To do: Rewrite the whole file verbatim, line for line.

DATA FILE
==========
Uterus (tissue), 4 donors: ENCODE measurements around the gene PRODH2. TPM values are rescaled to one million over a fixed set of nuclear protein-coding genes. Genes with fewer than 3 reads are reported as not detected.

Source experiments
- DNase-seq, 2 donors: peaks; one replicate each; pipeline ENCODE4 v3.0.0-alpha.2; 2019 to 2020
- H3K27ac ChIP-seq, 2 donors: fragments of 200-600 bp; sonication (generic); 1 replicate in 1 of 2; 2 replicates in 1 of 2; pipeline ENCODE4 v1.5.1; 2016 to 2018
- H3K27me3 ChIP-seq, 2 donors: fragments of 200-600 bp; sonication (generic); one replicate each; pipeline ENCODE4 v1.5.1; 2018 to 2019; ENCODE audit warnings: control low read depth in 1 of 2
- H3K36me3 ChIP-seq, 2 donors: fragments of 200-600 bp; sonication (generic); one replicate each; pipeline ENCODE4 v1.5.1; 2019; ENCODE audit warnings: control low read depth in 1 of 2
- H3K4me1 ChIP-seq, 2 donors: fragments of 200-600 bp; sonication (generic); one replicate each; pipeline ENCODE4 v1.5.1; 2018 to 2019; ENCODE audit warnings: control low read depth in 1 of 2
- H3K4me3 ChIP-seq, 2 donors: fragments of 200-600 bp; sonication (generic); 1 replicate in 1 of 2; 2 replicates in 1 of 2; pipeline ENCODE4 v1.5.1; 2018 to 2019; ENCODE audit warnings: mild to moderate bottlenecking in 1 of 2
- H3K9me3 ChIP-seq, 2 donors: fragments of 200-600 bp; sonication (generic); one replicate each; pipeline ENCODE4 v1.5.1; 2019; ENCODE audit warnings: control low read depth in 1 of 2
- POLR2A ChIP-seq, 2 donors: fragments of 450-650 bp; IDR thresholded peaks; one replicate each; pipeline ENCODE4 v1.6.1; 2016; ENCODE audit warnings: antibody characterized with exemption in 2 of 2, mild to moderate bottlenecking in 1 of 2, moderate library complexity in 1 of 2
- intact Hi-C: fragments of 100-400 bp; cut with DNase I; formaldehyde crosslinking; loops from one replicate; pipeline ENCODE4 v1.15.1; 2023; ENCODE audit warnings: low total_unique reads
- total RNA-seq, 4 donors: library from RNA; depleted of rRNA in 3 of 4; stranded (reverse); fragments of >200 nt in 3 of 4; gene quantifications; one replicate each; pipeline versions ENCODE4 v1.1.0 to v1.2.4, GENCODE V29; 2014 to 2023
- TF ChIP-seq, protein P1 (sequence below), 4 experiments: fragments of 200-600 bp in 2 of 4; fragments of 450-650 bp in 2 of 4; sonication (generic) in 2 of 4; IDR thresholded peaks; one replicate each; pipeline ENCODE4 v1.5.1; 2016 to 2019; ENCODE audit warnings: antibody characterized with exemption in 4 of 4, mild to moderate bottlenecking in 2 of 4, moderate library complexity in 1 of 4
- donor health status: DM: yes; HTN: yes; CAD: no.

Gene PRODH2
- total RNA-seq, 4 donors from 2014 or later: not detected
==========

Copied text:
Uterus (tissue), 4 donors: ENCODE measurements around the gene PRODH2. TPM values are rescaled to one million over a fixed set of nuclear protein-coding genes. Genes with fewer than 3 reads are reported as not detected.

Source experiments
- DNase-seq, 2 donors: peaks; one replicate each; pipeline ENCODE4 v3.0.0-alpha.2; 2019 to 2020
- H3K27ac ChIP-seq, 2 donors: fragments of 200-600 bp; sonication (generic); 1 replicate in 1 of 2; 2 replicates in 1 of 2; pipeline ENCODE4 v1.5.1; 2016 to 2018
- H3K27me3 ChIP-seq, 2 donors: fragments of 200-600 bp; sonication (generic); one replicate each; pipeline ENCODE4 v1.5.1; 2018 to 2019; ENCODE audit warnings: control low read depth in 1 of 2
- H3K36me3 ChIP-seq, 2 donors: fragments of 200-600 bp; sonication (generic); one replicate each; pipeline ENCODE4 v1.5.1; 2019; ENCODE audit warnings: control low read depth in 1 of 2
- H3K4me1 ChIP-seq, 2 donors: fragments of 200-600 bp; sonication (generic); one replicate each; pipeline ENCODE4 v1.5.1; 2018 to 2019; ENCODE audit warnings: control low read depth in 1 of 2
- H3K4me3 ChIP-seq, 2 donors: fragments of 200-600 bp; sonication (generic); 1 replicate in 1 of 2; 2 replicates in 1 of 2; pipeline ENCODE4 v1.5.1; 2018 to 2019; ENCODE audit warnings: mild to moderate bottlenecking in 1 of 2
- H3K9me3 ChIP-seq, 2 donors: fragments of 200-600 bp; sonication (generic); one replicate each; pipeline ENCODE4 v1.5.1; 2019; ENCODE audit warnings: control low read depth in 1 of 2
- POLR2A ChIP-seq, 2 donors: fragments of 450-650 bp; IDR thresholded peaks; one replicate each; pipeline ENCODE4 v1.6.1; 2016; ENCODE audit warnings: antibody characterized with exemption in 2 of 2, mild to moderate bottlenecking in 1 of 2, moderate library complexity in 1 of 2
- intact Hi-C: fragments of 100-400 bp; cut with DNase I; formaldehyde crosslinking; loops from one replicate; pipeline ENCODE4 v1.15.1; 2023; ENCODE audit warnings: low total_unique reads
- total RNA-seq, 4 donors: library from RNA; depleted of rRNA in 3 of 4; stranded (reverse); fragments of >200 nt in 3 of 4; gene quantifications; one replicate each; pipeline versions ENCODE4 v1.1.0 to v1.2.4, GENCODE V29; 2014 to 2023
- TF ChIP-seq, protein P1 (sequence below), 4 experiments: fragments of 200-600 bp in 2 of 4; fragments of 450-650 bp in 2 of 4; sonication (generic) in 2 of 4; IDR thresholded peaks; one replicate each; pipeline ENCODE4 v1.5.1; 2016 to 2019; ENCODE audit warnings: antibody characterized with exemption in 4 of 4, mild to moderate bottlenecking in 2 of 4, moderate library complexity in 1 of 4
- donor health status: DM: yes; HTN: yes; CAD: no.

Gene PRODH2
- total RNA-seq, 4 donors from 2014 or later: not detected